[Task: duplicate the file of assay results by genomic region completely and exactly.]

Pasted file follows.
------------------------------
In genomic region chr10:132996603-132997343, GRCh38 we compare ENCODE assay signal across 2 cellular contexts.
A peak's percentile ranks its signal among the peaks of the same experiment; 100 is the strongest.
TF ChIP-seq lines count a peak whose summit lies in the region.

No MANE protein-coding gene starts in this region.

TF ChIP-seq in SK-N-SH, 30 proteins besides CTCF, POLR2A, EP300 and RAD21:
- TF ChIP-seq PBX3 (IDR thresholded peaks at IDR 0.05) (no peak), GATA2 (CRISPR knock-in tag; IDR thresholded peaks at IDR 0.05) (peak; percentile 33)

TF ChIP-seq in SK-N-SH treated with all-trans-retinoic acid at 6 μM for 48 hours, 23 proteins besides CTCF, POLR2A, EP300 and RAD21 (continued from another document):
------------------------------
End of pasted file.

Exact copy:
In genomic region chr10:132996603-132997343, GRCh38 we compare ENCODE assay signal across 2 cellular contexts.
A peak's percentile ranks its signal among the peaks of the same experiment; 100 is the strongest.
TF ChIP-seq lines count a peak whose summit lies in the region.

No MANE protein-coding gene starts in this region.

TF ChIP-seq in SK-N-SH, 30 proteins besides CTCF, POLR2A, EP300 and RAD21:
- TF ChIP-seq PBX3 (IDR thresholded peaks at IDR 0.05) (no peak), GATA2 (CRISPR knock-in tag; IDR thresholded peaks at IDR 0.05) (peak; percentile 33)

TF ChIP-seq in SK-N-SH treated with all-trans-retinoic acid at 6 μM for 48 hours, 23 proteins besides CTCF, POLR2A, EP300 and RAD21 (continued from another document):